Medallion Scholar to cross ocean and cultures to continue military legacy

Contact: Zinta Aistars

Molly Cochran in a graduation gown.VILSECK, Germany—Coming to the United States to study will be a cultural shock for Molly Cochran

“I’m an American citizen, but I was born in Sasebo, Japan,” she says. “There was a military base there, and both of my parents teach in military schools. I’ve pretty much lived my whole life on military bases.”

While she has visited the United States, Cochran has not yet lived on American soil. She currently lives on a military base in Vilseck, Germany. Her next home base, however, will be Western Michigan University. 

“I’m a bit nervous about such a big change,” Cochran admits, “but excited. … I had applied to three universities—Western, Michigan State and a school in Tennessee, where I would be near my aunt, but I liked this campus best. Michigan State was so, so big; I’m not used to that. My high school on a military base only had 370 students. Western felt more personalized, and they accepted my credits.”

During a campus visit, she connected with Western’s ROTC program—a familiar fit with her family’s military lifestyle. The Army ROTC program is an elective, with no obligation to join the U.S. Army, although Cochran plans to major in nursing and become an Army nurse. 

“I’ve always enjoyed my biology classes, and I have a strong Christian faith. So I love caring for people,” Cochran said. “My schoolmates gave me a nickname of ‘Mom’ because I can be such a caretaker. Military kids can have a lot of stress, so I like to help with that. I decided I wanted to be an Army nurse sometime in sixth or seventh grade.”

Cadets enrolled in the ROTC program at Western attend classes and leadership labs with topics covering ethics and values, leadership styles, orders preparation, map reading, Army structure and roles and training management. They also participate in physical training at minimum three days a week and a field-training exercise each semester.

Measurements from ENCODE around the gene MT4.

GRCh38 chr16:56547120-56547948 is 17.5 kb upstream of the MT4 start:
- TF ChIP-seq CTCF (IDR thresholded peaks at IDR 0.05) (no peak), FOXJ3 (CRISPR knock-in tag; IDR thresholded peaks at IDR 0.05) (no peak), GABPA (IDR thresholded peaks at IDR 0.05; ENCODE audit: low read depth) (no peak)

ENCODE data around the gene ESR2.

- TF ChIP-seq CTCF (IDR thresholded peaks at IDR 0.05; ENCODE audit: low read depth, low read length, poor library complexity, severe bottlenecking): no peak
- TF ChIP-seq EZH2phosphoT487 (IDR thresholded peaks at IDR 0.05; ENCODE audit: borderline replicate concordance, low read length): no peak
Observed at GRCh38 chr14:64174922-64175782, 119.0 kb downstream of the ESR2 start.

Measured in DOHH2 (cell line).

Molly Cochran in a cadet uniform.

Cochran will have an opportunity to participate in these opportunities thanks to financial assistance from the ROTC as well as Western’s Medallion Scholarship. As the University’s most prestigious merit-based scholarship for first-year students, it covers tuition and fees for four years, provides an on-campus housing scholarship for four years and helps fund either study abroad or research. To earn the scholarship, Cochran had to demonstrate outstanding academic performance and leadership skills during high school along with a commitment to better the world around her. 

Cochran and her fellow 2022 Medallion Scholars will be students of the Lee Honors College, where they participate in long-term group service projects that are the cornerstone of their contributions to the University and the greater community. Current projects include working with refugee youth at Bethany Christian Services; bringing therapy dogs to campus for students; working with Clean Water for the World to raise awareness and money to install water filters across the world; and leading sustainability and climate change initiatives on campus. 

As a nursing student, Cochran will dedicate her time to learning how to help patients through clinical laboratories, simulations and instruction. But she has some plans to have fun too.

“I would also like to explore getting involved with band if my schedule allows,” Cochran added. “I’ve played the flute and piccolo since sixth grade. And I hope to join the Cru club, the campus community for Christ.”

Even though Cochran has lived on the military base in Germany since she was 9 years old, she wishes to improve her German language skills with a minor. 

Molly Cochran in a European phone booth.“I can speak a little Japanese and I can speak German, but living on base means mostly being around other American kids. So I’m not as strong in German as I would like to be,” she says. As time allows, Cochran also plans to travel the country, getting to know the land of her ancestry if not her birth. 

She says her family is almost as excited about her move to the states as she is. Her mother is already enrolled as an online student at Western, pursuing a master’s to teach English as a second language. 

“Both of my parents are from Detroit, both graduates from Central Michigan University, so they are really excited about my living in Michigan,” Cochran says. “I’m going to miss them and my brother and sister, but I feel good about this move. Everyone at Western has been so kind, so nice.”

To read about more student experiences, visit First-Year Faces.